Blow to Illawarra shooting range bid

The Illawarra's only clay target shooting club has hit trouble at its new home, with a council report recommending a proposed shooting range be rejected on environmental grounds.

For members of the Illawarra Clay Target Club, which once honed the talents of dual Olympic gold medallist Michael Diamond, it is a significant blow.

The club began its search for new premises four years ago when the 180-member organisation learnt its home of more than three decades - a parcel of land at 389 Bong Bong Road - had been earmarked for development.

The club stayed at the Bong Bong Road site with a temporary lease, which has now expired, and then in 2010 bought a 26-hectare block of land next to Wongawilli Mine.

It soon lodged an application with Wollongong City Council seeking to include the clay target range in the site's allowable uses.

However, the club's hopes of securing final approval for the zoning change at Monday's council meeting have suffered a serious setback, with a staff-authored report recommending councillors reject the plans on environmental grounds.

The position has been supported by the council's independent escarpment reference group, which feared the development would damage the landscape.

Club president Fred Rapley declined to comment on the recommendation when contacted by the Mercury this week.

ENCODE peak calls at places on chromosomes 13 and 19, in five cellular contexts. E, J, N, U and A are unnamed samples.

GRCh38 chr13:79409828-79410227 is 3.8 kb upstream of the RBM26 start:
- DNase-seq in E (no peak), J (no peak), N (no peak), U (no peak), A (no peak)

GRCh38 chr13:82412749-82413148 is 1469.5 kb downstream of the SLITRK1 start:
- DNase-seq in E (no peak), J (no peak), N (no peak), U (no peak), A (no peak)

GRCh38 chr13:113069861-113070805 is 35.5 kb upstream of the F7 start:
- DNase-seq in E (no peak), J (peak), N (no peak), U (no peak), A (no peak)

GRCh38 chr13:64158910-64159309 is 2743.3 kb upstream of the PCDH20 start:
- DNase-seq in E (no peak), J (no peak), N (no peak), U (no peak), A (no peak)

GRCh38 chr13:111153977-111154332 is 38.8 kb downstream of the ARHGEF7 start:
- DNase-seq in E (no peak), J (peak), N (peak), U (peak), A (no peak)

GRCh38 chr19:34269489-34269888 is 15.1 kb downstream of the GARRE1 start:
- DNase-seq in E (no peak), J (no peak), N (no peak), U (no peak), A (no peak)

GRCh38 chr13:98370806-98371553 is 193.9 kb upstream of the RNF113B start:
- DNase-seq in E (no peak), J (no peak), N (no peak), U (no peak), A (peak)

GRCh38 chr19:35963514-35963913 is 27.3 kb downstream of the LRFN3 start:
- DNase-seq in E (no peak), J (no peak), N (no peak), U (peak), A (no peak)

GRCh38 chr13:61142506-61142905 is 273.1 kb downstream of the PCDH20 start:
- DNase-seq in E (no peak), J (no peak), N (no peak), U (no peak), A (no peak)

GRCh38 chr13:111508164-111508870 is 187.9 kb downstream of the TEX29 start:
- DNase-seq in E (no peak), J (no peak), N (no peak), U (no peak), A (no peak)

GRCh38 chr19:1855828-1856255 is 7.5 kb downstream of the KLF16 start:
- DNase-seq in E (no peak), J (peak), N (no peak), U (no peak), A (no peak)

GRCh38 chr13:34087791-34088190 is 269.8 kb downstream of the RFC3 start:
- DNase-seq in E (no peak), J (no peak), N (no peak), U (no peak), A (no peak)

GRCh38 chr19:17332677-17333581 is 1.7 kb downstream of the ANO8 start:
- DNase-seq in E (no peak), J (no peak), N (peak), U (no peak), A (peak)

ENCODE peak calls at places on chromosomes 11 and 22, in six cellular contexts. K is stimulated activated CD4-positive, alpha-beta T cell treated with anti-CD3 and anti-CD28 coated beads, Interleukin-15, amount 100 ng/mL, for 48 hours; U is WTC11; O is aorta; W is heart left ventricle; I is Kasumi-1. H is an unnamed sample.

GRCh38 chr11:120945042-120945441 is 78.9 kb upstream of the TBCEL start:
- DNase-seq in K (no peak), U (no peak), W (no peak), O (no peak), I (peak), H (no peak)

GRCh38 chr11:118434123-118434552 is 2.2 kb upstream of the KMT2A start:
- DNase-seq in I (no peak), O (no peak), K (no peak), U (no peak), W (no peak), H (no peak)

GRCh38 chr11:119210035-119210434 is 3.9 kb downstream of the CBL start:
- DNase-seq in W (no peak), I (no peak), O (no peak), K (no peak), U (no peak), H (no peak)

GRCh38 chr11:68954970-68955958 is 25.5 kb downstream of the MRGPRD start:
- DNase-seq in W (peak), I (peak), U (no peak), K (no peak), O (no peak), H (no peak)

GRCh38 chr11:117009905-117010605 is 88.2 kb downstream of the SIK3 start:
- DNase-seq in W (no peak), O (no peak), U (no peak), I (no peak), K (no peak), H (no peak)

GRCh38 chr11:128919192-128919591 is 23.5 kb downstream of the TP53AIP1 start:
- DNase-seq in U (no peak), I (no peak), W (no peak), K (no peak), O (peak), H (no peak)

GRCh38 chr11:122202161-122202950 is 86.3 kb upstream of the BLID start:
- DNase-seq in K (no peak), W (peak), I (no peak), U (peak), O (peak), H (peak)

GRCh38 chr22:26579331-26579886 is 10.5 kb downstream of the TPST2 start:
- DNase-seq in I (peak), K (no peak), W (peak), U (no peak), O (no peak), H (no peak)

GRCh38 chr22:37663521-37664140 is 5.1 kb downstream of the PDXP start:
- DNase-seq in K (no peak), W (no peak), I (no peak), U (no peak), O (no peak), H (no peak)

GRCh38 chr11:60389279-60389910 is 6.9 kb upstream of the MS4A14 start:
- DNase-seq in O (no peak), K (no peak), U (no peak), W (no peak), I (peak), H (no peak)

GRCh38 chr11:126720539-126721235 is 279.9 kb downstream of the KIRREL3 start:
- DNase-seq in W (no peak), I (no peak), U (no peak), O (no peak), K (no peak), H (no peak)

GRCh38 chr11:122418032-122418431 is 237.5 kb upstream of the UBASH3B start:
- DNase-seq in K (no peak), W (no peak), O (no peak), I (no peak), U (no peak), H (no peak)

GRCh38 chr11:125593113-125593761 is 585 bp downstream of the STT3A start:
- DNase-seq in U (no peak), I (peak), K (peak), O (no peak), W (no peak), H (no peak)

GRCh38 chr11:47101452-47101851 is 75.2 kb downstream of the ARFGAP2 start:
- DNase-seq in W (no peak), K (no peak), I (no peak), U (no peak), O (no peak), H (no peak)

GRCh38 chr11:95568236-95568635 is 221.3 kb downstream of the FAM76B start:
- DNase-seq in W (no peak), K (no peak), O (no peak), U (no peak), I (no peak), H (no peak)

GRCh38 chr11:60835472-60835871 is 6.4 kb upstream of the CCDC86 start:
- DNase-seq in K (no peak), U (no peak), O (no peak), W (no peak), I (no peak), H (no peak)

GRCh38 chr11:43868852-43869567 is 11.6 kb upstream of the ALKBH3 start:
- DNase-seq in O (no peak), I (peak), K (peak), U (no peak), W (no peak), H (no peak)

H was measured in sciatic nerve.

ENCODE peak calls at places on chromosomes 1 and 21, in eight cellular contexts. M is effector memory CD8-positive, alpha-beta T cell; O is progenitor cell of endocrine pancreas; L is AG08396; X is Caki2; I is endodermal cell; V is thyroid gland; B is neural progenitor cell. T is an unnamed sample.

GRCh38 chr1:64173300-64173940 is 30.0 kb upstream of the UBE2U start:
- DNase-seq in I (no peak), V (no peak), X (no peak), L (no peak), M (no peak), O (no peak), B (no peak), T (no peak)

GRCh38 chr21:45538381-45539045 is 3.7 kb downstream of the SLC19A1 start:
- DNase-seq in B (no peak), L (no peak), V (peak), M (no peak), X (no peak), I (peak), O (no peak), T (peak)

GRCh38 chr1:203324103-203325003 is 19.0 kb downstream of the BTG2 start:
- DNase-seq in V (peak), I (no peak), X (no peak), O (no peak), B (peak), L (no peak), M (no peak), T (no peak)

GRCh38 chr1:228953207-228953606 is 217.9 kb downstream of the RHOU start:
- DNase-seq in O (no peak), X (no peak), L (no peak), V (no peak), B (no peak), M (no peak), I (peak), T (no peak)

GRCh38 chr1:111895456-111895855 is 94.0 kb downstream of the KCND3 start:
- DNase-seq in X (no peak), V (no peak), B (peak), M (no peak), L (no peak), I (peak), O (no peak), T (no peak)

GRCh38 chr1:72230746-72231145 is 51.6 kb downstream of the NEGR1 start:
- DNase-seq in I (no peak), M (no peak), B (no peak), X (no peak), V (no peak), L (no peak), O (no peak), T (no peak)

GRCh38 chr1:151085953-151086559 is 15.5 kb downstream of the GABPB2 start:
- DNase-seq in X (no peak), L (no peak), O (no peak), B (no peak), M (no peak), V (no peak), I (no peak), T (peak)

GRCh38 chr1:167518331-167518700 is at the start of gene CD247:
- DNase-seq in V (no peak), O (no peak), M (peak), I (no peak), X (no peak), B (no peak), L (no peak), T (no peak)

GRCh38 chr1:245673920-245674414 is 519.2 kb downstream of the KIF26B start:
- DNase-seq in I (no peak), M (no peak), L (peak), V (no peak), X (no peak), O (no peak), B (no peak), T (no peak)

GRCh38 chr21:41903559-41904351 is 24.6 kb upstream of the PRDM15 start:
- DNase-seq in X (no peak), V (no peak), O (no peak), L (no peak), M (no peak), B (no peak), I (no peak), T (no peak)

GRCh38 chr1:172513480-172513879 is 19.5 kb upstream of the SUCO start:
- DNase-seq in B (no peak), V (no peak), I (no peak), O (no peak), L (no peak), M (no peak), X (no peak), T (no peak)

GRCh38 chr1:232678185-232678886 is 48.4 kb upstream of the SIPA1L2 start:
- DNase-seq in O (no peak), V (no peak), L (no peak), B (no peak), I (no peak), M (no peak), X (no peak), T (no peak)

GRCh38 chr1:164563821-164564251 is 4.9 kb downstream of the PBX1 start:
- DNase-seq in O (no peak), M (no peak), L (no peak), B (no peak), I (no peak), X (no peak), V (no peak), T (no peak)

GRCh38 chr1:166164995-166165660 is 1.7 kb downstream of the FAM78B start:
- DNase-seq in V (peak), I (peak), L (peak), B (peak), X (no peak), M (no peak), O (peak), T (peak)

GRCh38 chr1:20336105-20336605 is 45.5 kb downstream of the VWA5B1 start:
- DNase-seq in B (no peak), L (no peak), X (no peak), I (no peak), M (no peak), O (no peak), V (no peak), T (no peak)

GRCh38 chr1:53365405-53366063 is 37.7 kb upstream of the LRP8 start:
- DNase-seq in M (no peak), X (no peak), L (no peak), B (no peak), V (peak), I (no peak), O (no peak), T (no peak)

The council stance comes despite the proposal having received the all-clear from state planning, fire, road and water authorities, as well as several letters of support from the community and in-principle backing from NSW police.

But council staff said they had concerns over the potential for contamination on the site, believing that the use of lead pellets to hit the clay targets could affect soil, water, flora and fauna.

"The site is considered to be environmentally sensitive and there would be potential for pollution arising from the proposed shooting activities," the report said.

"If unmanaged, lead contamination may impact flora and fauna within the shooting range and downstream areas."

The club put forward several measures to mitigate any impacts, including, in an Australian first, using four-metre-high retractable "shot curtains", designed to catch lead pellets and pool them into a concentrated area for mechanical removal.

However, the council said the NSW Firearms Registry had advised that shot curtains, while widely used in Europe and the United States, were new to Australia and not yet a proven technology.

"Pioneering of new technologies, particularly the lead shot curtain, on such a sensitive site is considered to involve a number of risks," the council concluded.

The council staff conceded "it would be unlikely the club would find an alternative site in the Wollongong local government area" if the proposal was rejected.

File picture.

File picture.


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